Sony's supertelephoto mock-up

Sony showed some forthcoming SLR lens designs--and its ambitions for attacking a market dominated by Canon and Nikon--at the Photo Marketing Association (PMA) show last week.

The nonworking models were under glass at the Sony booth, and Sony wouldn't say when they're scheduled to arrive.

The supertelephoto, of unspecified focal length but roughly as large as 600mm models from rivals, is the headliner because such behemoths are so expensive that they appeal chiefly to professionals, not a mainstream market.

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Medium-range zoom and macro

A second lens that Sony showed at PMA has a more ordinary 28-75mm zoom range, but like the supertelephoto, is designed for full-frame cameras such as Sony's Alpha A900. Such lenses are larger and heavier because they have to produce an image circle big enough to cover a 36x24mm sensor, not just the smaller ones used in mainstream SLRs from Sony and its competitors. The model has a relatively fast f2.8 aperture suitable for low-light shooting, a feature that also increases lens size, weight, and expense.

To the right is the model of a 30mm f2.8 macro lens for close-up shooting. It's designed for smaller-sensor cameras only, Sony said.

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Sony's mainstream zoom lenses

Sony showed three other lenses for its mainstream SLRs: a 50mm f1.8 model, an 18-55mm f3.5-5.6 model, and a 55-200mm f4-5.6 model.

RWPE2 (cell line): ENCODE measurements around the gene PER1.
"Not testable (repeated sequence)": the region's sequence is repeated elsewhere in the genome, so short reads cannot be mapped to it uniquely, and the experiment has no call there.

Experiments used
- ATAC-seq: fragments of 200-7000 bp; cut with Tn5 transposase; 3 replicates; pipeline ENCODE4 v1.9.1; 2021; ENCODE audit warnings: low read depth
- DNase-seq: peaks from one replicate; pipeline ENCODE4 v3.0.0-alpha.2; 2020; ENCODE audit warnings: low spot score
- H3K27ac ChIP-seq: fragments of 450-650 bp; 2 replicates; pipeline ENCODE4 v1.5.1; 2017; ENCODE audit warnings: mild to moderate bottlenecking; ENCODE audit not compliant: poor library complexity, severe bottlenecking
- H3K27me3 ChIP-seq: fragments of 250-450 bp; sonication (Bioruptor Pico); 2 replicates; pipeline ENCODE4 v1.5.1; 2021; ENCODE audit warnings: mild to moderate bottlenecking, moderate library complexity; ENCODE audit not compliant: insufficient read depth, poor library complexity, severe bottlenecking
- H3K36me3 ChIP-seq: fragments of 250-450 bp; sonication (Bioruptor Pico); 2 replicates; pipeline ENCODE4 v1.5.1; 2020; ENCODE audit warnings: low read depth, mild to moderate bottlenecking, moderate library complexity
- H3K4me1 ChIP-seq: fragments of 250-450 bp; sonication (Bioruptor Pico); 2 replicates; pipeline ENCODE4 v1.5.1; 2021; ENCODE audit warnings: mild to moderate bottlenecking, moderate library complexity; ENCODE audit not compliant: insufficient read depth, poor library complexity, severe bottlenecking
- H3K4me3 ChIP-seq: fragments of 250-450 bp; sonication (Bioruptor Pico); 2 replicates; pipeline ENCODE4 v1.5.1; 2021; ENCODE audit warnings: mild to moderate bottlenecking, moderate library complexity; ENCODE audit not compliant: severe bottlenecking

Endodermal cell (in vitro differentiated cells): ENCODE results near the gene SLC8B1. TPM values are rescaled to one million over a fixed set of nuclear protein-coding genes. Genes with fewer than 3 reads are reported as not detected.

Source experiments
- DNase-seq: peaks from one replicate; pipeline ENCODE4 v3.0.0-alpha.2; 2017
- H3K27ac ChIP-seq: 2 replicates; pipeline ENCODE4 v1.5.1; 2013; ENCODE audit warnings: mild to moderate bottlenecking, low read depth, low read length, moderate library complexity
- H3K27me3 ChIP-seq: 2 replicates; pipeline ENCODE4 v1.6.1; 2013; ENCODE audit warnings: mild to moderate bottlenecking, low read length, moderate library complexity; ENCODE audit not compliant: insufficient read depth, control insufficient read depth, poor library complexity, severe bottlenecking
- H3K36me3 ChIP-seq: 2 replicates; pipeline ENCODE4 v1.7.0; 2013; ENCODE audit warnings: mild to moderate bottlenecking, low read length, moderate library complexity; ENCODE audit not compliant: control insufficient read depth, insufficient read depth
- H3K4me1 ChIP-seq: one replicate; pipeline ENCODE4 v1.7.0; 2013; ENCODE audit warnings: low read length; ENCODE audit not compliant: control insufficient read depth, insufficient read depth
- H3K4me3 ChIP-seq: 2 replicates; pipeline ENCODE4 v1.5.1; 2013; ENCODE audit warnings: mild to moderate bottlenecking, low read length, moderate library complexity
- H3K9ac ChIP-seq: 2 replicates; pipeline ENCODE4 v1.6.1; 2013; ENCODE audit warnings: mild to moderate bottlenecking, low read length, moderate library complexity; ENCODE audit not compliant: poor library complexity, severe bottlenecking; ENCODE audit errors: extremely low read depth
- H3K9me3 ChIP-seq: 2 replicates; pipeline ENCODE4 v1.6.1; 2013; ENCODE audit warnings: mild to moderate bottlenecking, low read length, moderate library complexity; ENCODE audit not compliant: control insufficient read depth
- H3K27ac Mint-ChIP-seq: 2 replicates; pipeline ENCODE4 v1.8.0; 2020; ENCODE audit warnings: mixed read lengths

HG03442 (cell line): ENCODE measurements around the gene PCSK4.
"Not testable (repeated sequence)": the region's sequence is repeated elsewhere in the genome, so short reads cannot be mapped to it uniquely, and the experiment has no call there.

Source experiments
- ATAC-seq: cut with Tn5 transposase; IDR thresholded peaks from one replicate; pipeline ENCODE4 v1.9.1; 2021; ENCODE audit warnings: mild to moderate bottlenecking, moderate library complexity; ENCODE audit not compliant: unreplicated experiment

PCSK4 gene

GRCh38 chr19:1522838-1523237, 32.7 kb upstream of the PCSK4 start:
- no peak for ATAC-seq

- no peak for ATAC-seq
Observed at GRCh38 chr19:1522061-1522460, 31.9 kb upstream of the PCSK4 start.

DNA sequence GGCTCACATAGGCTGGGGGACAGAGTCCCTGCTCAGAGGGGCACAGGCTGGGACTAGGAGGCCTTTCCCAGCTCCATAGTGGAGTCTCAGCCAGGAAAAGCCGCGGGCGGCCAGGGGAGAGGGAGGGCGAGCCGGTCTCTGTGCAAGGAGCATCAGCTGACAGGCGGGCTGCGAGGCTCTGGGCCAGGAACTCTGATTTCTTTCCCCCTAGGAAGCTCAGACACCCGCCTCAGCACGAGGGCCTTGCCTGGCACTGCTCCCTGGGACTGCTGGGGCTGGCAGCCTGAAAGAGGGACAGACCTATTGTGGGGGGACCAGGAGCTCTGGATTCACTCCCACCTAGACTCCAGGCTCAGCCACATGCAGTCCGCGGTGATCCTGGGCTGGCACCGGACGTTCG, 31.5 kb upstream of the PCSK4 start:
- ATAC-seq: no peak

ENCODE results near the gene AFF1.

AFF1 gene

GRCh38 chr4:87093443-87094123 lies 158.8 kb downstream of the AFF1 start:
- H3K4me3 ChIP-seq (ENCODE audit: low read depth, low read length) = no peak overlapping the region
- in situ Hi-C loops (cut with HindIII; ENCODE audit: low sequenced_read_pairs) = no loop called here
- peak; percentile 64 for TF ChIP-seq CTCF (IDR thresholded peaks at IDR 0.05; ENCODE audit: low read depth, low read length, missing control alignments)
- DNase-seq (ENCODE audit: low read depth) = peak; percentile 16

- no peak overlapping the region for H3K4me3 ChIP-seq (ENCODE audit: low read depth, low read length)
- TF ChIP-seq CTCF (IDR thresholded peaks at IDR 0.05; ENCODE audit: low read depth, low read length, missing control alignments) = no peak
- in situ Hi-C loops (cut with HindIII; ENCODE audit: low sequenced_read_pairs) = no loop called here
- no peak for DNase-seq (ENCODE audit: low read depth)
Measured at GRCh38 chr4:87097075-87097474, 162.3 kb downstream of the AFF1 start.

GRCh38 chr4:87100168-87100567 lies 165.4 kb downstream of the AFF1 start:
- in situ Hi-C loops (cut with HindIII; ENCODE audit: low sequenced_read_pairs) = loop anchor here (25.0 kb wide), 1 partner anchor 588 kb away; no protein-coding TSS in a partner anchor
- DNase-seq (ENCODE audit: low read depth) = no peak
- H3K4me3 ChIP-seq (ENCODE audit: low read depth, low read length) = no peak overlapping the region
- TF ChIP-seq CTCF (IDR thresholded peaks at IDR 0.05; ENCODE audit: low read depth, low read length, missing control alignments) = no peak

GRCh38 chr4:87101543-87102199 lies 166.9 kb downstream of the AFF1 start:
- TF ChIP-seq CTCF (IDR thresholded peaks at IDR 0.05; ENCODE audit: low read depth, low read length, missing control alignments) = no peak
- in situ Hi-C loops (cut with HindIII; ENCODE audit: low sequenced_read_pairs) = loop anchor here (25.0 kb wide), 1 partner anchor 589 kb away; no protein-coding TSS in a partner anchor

The "fast fifty" lens is an ages-old design for the SLR market offering a wide aperture for low-light shots but no zoom range. The others are common as "kit" lenses bundled with the initial purchase of an SLR.

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Sony's Alpha system

Sony bought its way into the SLR market by acquiring the assets of Konica-Minolta. Though lenses from the Konica-Minolta days fit on Sony cameras, the company has been working to flesh out its lens portfolio.
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Sony A900 innards

Removing the metal shell around Sony's flagship A900 shows how densely packed it is with electronic and mechanical equipment.
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Sony A900 shell

The A900's metal exoskeleton is shown here with the optional vertical grip below.
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Sony's Bionz processor

The digital SLR era means that cameras are small computers. Sony has branded its image-processing chip with the Bionz name, and it can be seen on the A900's main circuit board here. Image processors handle tasks such as noise reduction, assessment of white balance, and production of a JPEG. Other chips on this board handle HDMI output, communicating over USB, and storing image data in memory before they're written to flash cards.
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A900 Pentaprism

One of the expenses of making a camera such as the A900 with a large, full-frame sensor is that it also requires a large pentaprism to guide light from the mirror below to the viewfinder in the upper right. When a photo is taken, the mirror snaps out of the way and the shutter (not shown in this view) opens to let light onto the sensor.
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